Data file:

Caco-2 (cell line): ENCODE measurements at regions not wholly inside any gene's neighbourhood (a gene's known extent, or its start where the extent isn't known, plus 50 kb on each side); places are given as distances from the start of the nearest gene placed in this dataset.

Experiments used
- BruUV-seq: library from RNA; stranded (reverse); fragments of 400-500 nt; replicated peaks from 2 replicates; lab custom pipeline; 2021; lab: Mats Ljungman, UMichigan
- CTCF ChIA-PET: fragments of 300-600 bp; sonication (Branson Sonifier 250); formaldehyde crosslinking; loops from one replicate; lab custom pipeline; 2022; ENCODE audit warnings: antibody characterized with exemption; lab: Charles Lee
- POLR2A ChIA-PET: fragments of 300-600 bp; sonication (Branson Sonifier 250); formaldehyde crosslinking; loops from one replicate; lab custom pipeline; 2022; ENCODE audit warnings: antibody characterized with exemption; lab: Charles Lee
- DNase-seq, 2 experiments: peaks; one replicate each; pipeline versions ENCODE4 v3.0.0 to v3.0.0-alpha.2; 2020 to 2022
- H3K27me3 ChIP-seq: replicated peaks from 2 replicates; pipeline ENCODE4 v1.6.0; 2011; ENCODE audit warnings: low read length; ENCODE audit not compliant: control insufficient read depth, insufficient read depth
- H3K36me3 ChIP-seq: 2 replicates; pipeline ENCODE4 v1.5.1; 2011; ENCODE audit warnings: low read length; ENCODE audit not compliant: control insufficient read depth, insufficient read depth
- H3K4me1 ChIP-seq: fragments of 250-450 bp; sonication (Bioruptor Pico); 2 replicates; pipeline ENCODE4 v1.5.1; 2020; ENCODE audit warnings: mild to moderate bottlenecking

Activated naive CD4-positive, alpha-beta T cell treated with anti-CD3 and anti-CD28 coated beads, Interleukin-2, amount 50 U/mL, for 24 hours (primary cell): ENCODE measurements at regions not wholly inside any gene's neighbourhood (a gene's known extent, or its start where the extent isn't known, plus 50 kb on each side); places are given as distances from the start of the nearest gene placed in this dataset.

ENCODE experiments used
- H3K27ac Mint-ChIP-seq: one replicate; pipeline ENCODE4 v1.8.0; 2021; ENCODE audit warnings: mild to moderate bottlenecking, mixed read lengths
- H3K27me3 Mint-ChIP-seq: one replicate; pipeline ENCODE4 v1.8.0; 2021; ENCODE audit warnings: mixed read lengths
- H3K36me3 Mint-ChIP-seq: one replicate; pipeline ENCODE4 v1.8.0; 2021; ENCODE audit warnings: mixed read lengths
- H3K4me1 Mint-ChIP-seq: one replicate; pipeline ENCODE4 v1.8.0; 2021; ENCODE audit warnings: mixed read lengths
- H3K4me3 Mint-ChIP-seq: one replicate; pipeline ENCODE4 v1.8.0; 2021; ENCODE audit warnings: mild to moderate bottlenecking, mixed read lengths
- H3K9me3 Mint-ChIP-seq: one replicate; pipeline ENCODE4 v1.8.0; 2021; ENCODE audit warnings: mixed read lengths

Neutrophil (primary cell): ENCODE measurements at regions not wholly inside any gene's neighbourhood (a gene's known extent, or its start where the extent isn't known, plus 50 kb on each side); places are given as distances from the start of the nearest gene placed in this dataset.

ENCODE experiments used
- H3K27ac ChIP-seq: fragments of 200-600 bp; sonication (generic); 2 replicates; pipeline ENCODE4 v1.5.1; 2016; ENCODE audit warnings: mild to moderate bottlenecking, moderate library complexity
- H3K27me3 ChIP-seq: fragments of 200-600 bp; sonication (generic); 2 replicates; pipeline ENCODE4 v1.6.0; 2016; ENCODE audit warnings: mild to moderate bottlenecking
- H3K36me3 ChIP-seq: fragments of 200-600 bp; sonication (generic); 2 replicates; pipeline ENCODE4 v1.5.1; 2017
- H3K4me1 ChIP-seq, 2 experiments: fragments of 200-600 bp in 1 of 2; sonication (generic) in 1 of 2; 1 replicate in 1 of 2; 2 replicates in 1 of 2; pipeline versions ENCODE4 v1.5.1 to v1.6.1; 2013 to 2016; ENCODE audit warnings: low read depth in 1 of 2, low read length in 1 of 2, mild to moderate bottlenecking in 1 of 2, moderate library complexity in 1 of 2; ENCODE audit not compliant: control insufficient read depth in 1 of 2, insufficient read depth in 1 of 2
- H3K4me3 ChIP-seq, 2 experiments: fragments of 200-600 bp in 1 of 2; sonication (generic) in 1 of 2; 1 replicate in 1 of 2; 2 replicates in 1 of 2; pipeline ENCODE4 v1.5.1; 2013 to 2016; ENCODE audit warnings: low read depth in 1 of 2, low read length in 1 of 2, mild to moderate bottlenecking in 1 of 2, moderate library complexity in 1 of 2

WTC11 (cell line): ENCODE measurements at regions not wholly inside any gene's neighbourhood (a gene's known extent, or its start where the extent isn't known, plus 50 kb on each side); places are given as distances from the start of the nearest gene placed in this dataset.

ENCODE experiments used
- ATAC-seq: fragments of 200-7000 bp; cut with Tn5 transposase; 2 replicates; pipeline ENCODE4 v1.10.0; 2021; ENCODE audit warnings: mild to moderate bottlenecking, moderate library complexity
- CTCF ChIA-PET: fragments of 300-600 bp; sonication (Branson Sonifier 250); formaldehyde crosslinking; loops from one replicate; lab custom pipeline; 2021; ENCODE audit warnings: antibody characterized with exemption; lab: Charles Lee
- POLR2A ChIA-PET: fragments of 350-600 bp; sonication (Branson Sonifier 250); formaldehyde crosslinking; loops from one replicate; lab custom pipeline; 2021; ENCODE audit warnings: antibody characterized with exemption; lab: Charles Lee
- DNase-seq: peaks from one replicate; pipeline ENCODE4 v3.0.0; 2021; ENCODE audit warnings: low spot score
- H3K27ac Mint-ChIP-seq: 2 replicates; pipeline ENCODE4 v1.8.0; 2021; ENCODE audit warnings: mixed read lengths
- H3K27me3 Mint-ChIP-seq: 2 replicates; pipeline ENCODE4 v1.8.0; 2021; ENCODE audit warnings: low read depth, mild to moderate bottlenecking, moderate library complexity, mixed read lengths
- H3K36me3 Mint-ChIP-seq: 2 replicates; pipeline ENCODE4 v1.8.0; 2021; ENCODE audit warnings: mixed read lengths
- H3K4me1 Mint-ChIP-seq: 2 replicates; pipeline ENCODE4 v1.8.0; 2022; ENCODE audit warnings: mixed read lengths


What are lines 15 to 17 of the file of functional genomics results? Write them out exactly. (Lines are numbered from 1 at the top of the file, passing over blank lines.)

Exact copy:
- H3K4me1 Mint-ChIP-seq: one replicate; pipeline ENCODE4 v1.8.0; 2021; ENCODE audit warnings: mixed read lengths
- H3K4me3 Mint-ChIP-seq: one replicate; pipeline ENCODE4 v1.8.0; 2021; ENCODE audit warnings: mild to moderate bottlenecking, mixed read lengths
- H3K9me3 Mint-ChIP-seq: one replicate; pipeline ENCODE4 v1.8.0; 2021; ENCODE audit warnings: mixed read lengths